Faculty and students involved with the college's new interdisciplinary Gender and Sexuality Studies major (GSS) gathered recently to celebrate the first year of this broadest-ever academic collaboration between single-subject disciplines at Davidson.
"Davidson already had a very deep bench in GSS, with 35 professors teaching 50 GSS-related courses," said Babcock Professor of History Sally McMillen, who led the faculty initiative to create the major.
She continued, "So we didn't need new hires, or many new courses. We just needed to put the major together administratively. We were able to use Davidson's existing curricular strength in a multidisciplinary approach to learning."
For about 20 years the college has offered an academic concentration in Gender Studies. But several faculty members in recent years began to develop a broader vision. In spring 2011 McMillen contacted colleagues who taught gender and sexuality studies courses, and invited them to join her in promoting it as a major. Her faculty colleagues Gayle Kaufman, Melissa Gonzalez, Patricia Tilburg and Jessica Taft signed on to a working group. They conducted a year-long process of evaluating Davidson's courses and researching gender studies programs at other colleges. After several proposals and revisions, the faculty approved the major in May 2012 along with two other interdisciplinary majors-Latin American Studies and Environmental Studies.
McMillen said, "We're moving into an era of multidisciplinary approaches to learning, and gender studies supports that beautifully. It employs a theme into which you can incorporate all kinds of fields."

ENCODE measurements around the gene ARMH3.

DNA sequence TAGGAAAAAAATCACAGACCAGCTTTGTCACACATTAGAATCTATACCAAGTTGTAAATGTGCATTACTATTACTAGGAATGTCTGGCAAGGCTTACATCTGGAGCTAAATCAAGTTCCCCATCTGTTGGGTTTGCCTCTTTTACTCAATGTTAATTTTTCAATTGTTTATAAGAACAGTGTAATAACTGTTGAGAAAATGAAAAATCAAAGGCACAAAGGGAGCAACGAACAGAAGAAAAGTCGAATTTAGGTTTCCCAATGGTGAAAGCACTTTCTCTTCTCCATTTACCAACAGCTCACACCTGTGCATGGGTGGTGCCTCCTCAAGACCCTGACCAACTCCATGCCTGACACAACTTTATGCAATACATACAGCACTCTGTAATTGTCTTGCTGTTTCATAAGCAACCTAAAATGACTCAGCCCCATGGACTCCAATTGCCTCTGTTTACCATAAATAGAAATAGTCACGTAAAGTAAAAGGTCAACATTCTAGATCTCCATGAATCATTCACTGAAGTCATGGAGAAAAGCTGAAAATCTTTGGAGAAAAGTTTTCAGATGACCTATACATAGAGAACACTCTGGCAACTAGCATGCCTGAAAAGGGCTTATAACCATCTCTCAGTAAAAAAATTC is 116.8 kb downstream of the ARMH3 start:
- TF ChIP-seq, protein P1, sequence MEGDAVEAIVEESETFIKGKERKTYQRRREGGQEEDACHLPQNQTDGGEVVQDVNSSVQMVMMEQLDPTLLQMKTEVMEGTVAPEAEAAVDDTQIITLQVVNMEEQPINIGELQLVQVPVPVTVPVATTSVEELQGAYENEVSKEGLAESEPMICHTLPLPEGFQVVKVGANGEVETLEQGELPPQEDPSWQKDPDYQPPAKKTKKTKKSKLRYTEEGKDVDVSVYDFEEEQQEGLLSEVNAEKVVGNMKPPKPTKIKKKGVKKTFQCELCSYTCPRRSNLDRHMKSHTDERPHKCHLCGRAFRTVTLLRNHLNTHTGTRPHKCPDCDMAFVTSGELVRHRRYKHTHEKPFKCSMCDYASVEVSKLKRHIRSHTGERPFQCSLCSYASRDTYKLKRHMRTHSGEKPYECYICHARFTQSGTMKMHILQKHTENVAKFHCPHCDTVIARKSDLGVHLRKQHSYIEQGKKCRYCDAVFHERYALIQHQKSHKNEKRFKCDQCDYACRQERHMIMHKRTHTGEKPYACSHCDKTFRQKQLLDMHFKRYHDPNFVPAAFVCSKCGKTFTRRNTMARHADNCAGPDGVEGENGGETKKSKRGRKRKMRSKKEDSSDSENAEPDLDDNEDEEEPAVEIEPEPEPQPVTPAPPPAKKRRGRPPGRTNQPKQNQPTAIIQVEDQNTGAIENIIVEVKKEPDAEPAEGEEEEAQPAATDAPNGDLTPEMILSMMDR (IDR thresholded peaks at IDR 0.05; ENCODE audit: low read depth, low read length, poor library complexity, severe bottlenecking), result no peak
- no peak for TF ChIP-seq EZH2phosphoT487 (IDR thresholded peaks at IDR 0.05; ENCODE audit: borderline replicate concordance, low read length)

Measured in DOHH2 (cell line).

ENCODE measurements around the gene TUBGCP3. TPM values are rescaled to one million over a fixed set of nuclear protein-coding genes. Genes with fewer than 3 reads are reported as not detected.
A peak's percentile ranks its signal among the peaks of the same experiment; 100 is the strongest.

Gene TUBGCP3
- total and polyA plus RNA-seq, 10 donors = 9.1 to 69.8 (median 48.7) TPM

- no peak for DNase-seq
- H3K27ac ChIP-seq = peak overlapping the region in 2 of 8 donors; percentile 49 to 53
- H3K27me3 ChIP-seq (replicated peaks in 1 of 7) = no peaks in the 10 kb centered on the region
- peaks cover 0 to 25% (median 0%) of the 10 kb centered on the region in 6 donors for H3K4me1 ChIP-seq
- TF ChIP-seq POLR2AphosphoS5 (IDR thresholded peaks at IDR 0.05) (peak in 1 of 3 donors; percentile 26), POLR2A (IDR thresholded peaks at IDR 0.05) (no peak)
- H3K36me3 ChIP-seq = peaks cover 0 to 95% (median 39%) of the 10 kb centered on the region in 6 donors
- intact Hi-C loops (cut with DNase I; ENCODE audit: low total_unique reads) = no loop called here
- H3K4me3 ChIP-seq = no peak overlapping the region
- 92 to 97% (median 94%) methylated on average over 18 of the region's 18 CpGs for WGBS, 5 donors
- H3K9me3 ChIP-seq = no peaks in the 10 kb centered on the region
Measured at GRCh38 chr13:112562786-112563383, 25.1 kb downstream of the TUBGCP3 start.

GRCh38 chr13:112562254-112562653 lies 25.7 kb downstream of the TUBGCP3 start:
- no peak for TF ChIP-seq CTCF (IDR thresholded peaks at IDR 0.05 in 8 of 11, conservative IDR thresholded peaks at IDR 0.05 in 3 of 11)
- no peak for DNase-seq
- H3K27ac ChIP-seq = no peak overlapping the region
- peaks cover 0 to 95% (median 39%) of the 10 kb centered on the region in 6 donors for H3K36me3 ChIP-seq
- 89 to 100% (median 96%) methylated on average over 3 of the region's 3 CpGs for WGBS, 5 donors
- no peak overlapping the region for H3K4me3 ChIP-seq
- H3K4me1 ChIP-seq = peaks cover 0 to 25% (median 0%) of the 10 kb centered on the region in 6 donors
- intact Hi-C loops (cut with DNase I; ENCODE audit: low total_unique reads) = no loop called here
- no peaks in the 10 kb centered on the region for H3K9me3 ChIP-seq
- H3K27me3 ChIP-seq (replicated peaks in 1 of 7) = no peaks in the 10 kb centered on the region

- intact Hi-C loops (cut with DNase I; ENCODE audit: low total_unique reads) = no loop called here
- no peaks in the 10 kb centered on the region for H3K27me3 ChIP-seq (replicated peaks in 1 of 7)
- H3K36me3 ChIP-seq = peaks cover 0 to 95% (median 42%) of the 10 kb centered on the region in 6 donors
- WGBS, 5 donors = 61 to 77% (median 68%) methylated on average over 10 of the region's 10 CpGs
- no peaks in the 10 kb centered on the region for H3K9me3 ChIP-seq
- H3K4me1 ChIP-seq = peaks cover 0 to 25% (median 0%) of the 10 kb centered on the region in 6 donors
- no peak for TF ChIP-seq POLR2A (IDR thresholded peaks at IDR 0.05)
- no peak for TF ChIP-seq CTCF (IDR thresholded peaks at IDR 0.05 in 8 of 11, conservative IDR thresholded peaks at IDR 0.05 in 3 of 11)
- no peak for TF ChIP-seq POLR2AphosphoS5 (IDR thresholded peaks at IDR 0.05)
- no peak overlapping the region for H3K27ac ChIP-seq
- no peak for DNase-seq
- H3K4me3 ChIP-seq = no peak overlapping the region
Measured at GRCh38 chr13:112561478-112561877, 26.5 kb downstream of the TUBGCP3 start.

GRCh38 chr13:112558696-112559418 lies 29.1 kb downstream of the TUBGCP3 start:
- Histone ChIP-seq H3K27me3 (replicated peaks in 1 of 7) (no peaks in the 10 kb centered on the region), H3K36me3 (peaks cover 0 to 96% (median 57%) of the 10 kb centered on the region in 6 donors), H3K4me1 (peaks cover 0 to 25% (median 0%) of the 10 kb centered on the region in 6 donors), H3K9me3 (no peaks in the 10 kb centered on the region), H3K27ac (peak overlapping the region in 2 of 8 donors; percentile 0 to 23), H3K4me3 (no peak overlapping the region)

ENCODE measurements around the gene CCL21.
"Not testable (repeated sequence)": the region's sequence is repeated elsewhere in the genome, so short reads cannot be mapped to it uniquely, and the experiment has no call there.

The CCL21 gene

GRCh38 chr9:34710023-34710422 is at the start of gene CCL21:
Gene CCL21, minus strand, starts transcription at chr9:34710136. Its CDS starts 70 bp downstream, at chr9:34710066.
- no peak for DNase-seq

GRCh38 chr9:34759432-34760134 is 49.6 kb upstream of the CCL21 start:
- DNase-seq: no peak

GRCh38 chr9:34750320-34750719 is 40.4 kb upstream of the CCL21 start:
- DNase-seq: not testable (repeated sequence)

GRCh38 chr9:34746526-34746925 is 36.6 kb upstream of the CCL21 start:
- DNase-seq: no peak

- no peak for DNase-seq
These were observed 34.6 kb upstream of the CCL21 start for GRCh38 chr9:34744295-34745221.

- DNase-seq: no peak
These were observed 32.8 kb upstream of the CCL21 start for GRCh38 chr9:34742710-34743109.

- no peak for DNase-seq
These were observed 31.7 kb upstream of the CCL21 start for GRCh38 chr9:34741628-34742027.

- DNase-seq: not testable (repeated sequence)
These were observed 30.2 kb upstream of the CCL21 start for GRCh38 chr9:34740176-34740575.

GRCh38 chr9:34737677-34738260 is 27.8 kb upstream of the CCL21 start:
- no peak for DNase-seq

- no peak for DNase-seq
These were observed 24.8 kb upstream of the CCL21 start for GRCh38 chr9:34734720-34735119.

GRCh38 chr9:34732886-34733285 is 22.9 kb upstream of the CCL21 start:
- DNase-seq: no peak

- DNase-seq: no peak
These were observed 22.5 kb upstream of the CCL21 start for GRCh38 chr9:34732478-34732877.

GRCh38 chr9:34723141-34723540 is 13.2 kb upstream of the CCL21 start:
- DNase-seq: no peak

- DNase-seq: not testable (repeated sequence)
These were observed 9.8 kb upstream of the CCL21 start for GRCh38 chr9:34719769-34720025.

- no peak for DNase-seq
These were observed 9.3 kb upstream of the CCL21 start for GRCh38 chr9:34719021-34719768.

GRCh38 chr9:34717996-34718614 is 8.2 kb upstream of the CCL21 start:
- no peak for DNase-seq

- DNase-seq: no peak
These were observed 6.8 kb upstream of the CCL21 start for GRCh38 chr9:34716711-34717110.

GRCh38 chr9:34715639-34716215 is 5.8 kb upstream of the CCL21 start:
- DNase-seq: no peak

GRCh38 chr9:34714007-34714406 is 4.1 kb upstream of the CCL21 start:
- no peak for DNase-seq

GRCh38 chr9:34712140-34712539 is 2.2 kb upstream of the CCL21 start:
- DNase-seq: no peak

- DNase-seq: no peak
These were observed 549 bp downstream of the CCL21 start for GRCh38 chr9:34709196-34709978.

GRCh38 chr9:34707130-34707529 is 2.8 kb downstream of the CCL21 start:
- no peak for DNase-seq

The GSS major is designed to help students recognize the importance of gender and sexuality in the human arena. They study historical and contemporary representations of women and men in religion, science, arts and literature, and social and political theory. They also consider how gender and sexuality intersect with race, class, ethnicity, disability, and age to produce complex social identities. The goal is to help Davidson men and women function freely and fairly in the world.
The recent one-year celebration also included the inaugural presentation of the major's new student award, The Sally G. McMillen Prize. Sally and her spouse Bruce McMillen created the prize as part of a fund they have established to help the GSS program with "extras" such as bringing speakers to campus and financing student research.
In addition to recognizing an outstanding student in the field of gender and sexuality studies, the prize commemorates the fact that McMillen was the first gender and women's historian at Davidson when she joined the faculty in 1988.
Almost all of McMillen's research and writing has concerned American women and Southern women. Her latest book is the 2008 Oxford University Press volume Seneca Falls and the Origins of the Women's Rights Movement. She is now working on a book about the 19th-century American abolitionist and suffragist, Lucy Stone.
The recipient of the first McMillen Prize was announced as Caitlin Klein '13, who created her own major in "Gender Studies and Human Rights" through the Center for Interdisciplinary Studies.